And while that’s true, I do think my sexuality is a big part of who I am. It’s not the only thing about me, of course, but it is a big part of me. In fact, my sexuality affects more about me than I probably would admit in public

And while sometimes I just want to drop the whole gay thing (NOT to not be gay, but to not have it affecting every bit of who I am), I just can’t.

My gayness, my queerness (and really: that’s a word I prefer) is me.

There aren’t many instances where I’ve let my sexuality hold me back from experiencing something new.

I don’t often wear my sexuality on my sleeve (if I’m wearing sleeves) and I’m not particularly camp, but I sometimes catch myself with those identifying gay characteristics: the limp wrist, the high voice.

Maybe the occasional Beyonce song lyric slips through. Generally, my queerness is accepted—it passes as normal.

There’s been a movement recently—a movement to take back this word “queer” and own it with pride.

While it was used for a long time as a derogatory term for LGBT people, today many LGBT youth have taken it back, identifying with a certain queerness, or difference, from mainstream and heteronormative culture.

This change was most noticeable in a masthead change at The Huffington Post when they changed their LGBT blog’s title from Gay Voices to Queer Voices—not without a fair share of think-pieces and controversy among their fans.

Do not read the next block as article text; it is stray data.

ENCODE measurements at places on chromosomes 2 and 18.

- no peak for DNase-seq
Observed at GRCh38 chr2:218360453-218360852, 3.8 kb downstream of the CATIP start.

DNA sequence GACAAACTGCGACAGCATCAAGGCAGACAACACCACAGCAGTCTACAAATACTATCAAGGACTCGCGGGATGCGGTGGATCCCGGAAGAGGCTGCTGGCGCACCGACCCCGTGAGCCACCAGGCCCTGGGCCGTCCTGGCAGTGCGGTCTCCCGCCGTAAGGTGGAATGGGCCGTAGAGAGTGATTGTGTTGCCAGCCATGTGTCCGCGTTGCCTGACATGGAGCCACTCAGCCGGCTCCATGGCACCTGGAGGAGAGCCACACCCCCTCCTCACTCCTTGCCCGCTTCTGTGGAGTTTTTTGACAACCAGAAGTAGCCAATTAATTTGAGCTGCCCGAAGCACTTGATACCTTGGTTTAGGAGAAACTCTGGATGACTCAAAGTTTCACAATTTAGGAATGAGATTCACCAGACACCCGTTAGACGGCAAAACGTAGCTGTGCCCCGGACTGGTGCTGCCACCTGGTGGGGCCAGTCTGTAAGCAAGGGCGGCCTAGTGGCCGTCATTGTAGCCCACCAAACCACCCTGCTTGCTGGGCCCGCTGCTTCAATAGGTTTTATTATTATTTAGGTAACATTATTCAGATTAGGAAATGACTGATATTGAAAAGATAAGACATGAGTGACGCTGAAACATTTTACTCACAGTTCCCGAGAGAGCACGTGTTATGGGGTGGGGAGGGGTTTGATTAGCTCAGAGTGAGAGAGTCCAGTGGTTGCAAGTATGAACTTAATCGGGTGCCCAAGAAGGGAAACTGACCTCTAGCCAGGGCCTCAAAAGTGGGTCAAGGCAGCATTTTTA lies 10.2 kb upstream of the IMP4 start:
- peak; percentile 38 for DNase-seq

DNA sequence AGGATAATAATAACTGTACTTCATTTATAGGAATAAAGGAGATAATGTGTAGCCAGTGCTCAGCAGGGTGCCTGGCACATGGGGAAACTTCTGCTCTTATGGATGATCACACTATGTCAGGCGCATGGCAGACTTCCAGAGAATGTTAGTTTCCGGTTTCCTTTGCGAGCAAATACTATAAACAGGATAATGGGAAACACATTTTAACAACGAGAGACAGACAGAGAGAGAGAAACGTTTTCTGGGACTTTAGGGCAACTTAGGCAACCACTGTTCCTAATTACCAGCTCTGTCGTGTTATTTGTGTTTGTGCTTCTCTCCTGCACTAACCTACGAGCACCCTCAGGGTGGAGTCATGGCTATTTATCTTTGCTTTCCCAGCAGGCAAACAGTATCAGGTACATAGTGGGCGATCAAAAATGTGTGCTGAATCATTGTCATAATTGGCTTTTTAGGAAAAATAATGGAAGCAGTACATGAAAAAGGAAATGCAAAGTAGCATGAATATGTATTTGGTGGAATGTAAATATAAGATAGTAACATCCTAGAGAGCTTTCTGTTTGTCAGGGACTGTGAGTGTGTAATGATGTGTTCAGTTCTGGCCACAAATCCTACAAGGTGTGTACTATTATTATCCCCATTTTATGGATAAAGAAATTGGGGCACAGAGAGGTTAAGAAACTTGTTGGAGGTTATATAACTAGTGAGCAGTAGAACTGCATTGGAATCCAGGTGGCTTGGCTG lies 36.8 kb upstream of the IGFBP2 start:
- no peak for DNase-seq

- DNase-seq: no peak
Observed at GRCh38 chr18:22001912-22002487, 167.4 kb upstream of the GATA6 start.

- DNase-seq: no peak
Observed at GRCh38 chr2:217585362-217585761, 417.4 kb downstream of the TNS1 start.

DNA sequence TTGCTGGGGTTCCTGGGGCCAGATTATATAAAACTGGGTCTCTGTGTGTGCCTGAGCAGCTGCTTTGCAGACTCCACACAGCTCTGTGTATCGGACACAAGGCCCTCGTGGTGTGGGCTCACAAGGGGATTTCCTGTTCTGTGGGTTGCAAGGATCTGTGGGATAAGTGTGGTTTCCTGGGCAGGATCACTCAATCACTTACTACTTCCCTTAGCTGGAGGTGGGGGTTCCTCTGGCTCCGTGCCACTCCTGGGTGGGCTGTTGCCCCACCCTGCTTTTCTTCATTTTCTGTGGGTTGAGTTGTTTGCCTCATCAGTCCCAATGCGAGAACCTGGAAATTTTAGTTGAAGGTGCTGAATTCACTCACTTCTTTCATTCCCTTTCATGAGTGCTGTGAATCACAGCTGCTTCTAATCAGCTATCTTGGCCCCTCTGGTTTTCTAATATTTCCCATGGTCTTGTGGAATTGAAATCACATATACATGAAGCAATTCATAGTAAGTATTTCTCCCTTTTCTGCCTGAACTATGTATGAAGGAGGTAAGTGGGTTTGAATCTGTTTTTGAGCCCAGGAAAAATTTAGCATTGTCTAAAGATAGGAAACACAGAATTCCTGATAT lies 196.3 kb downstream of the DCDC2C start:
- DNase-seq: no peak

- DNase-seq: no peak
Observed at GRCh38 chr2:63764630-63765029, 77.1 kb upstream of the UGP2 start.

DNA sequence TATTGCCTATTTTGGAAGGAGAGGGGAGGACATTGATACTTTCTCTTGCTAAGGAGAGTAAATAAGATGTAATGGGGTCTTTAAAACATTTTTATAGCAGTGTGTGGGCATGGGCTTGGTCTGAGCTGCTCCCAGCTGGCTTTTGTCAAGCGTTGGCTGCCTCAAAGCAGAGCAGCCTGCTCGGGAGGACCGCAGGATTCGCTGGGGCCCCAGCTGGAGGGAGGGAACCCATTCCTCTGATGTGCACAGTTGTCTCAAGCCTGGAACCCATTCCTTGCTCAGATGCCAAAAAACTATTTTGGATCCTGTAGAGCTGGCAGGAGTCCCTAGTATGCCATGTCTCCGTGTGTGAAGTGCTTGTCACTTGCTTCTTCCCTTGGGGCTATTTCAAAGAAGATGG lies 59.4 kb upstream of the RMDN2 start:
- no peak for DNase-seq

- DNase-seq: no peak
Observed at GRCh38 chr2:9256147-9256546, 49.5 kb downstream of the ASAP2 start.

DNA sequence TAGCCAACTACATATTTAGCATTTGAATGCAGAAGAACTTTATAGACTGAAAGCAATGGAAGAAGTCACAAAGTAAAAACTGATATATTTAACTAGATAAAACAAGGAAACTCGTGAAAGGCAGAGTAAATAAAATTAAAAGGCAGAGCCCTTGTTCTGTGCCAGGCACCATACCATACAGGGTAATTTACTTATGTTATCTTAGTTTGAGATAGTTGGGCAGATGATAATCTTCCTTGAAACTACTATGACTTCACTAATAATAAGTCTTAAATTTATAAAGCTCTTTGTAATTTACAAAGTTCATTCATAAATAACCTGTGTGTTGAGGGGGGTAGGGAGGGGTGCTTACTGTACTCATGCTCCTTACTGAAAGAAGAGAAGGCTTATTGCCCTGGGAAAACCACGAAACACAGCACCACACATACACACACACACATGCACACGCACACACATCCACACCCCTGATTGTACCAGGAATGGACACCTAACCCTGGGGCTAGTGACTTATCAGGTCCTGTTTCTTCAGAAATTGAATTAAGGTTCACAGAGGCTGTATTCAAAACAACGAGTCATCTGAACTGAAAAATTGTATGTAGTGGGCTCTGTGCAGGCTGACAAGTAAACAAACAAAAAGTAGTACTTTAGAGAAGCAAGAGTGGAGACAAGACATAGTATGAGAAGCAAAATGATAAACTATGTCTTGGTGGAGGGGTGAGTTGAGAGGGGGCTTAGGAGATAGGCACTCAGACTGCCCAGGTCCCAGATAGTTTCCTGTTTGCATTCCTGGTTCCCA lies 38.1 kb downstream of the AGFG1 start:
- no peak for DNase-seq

queer / gay flag

Personally, I love the fact that I’m different, that I’m queer. I think a part of what makes us human is our differences, whether that comes through our sexuality, gender, or even whether we’d rather spend our evenings reading books or watching Netflix.

However, even when I don’t really see myself as different from others because of my sexuality, there are times when I might encounter people who do see me differently.

This year started out with homosexuality almost being so passé that it was boring. I think that’s what led to the resurgence of the queer identity earlier in the year.

And yet, with recent events (including The Gayest Olympics which still weren’t very gay), this year has just continued to prove how much more there is still to do.

  1. Louis Riehm says:

    Adam, I identify as gay, or queer, as much as any hetero person identifies as straight. It IS a big part of who I am. A straight man proclaims his heterosexuality every time he casually speaks of, kisses, or take the hand, of his wife or girlfriend. My gayness, or queerness, is how I view the world. I noticed its handsome men, I have want for the rights I don’t get to share in, and I see from the outside in, much that my straight brothers take for granted. My sense of awareness is that of someone who hears the homophobia in jokes at the gym. I see the stares of disapproval should I reach for my boyfriend’s hand. My identity as gay, or queer, is what roused me to click your article. My identity IS a big part of who I am, and I’m happy about it. It’s as big a part of who I am, as society makes it necessary. In the mean time, I stand tall, stand proud, and won’t stand for anything less than equality. Today’s generation of gay men, and perhaps the next, bear the burden of stares and whispers while kissing, and holding the hands of our boyfriends, until it doesn’t need to be an identifier of who we are.